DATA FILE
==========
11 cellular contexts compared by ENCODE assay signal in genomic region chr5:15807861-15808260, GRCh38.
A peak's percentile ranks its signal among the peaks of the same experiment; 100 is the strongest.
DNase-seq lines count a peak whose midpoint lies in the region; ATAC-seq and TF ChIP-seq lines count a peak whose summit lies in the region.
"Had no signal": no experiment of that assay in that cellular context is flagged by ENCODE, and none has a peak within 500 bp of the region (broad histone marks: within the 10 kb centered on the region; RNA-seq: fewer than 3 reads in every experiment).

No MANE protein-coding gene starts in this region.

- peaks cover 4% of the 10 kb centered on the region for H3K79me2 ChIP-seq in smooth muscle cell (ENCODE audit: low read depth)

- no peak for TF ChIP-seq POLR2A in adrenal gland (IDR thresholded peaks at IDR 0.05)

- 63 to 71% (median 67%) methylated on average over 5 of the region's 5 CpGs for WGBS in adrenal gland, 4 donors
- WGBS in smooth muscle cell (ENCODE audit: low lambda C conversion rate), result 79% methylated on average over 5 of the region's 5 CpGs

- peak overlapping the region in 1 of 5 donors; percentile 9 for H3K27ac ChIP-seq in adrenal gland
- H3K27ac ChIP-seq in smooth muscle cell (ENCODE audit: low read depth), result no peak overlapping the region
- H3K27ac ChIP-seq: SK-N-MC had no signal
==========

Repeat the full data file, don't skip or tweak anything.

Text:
11 cellular contexts compared by ENCODE assay signal in genomic region chr5:15807861-15808260, GRCh38.
A peak's percentile ranks its signal among the peaks of the same experiment; 100 is the strongest.
DNase-seq lines count a peak whose midpoint lies in the region; ATAC-seq and TF ChIP-seq lines count a peak whose summit lies in the region.
"Had no signal": no experiment of that assay in that cellular context is flagged by ENCODE, and none has a peak within 500 bp of the region (broad histone marks: within the 10 kb centered on the region; RNA-seq: fewer than 3 reads in every experiment).

No MANE protein-coding gene starts in this region.

- peaks cover 4% of the 10 kb centered on the region for H3K79me2 ChIP-seq in smooth muscle cell (ENCODE audit: low read depth)

- no peak for TF ChIP-seq POLR2A in adrenal gland (IDR thresholded peaks at IDR 0.05)

- 63 to 71% (median 67%) methylated on average over 5 of the region's 5 CpGs for WGBS in adrenal gland, 4 donors
- WGBS in smooth muscle cell (ENCODE audit: low lambda C conversion rate), result 79% methylated on average over 5 of the region's 5 CpGs

- peak overlapping the region in 1 of 5 donors; percentile 9 for H3K27ac ChIP-seq in adrenal gland
- H3K27ac ChIP-seq in smooth muscle cell (ENCODE audit: low read depth), result no peak overlapping the region
- H3K27ac ChIP-seq: SK-N-MC had no signal